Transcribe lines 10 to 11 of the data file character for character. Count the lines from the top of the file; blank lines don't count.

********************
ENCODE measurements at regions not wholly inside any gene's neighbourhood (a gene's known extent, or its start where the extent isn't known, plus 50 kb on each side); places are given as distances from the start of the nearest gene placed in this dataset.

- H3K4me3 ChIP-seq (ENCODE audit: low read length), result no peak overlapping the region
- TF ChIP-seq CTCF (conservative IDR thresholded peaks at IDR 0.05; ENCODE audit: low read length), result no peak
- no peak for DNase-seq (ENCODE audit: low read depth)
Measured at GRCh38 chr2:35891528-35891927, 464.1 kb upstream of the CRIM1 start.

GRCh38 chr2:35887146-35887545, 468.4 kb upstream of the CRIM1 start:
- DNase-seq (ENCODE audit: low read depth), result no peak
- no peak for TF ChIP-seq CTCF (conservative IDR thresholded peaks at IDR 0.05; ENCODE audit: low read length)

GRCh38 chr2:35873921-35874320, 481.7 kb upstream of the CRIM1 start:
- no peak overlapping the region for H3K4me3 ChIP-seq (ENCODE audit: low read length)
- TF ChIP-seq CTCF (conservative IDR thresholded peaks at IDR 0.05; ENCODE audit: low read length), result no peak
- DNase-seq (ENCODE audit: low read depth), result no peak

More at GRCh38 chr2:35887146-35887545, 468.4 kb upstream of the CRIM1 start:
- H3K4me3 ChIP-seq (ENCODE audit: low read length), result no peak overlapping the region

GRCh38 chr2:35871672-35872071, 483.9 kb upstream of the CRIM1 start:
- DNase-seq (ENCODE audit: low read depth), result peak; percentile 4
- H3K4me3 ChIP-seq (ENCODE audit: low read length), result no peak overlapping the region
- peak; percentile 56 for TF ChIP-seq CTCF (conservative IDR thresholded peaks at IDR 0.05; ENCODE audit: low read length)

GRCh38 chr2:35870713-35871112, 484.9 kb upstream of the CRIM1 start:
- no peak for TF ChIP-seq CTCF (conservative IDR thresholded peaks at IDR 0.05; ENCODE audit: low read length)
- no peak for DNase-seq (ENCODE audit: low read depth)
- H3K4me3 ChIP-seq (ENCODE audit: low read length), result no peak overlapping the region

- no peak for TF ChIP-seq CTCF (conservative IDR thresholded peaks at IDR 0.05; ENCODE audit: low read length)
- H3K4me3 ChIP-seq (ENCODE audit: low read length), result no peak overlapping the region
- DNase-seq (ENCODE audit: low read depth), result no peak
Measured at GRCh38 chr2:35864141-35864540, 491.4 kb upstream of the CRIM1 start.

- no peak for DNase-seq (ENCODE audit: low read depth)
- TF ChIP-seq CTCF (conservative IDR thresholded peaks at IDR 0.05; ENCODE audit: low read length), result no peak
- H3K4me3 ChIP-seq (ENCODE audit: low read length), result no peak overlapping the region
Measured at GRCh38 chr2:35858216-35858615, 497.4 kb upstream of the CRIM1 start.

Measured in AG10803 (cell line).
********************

- no peak overlapping the region for H3K4me3 ChIP-seq (ENCODE audit: low read length)
- TF ChIP-seq CTCF (conservative IDR thresholded peaks at IDR 0.05; ENCODE audit: low read length), result no peak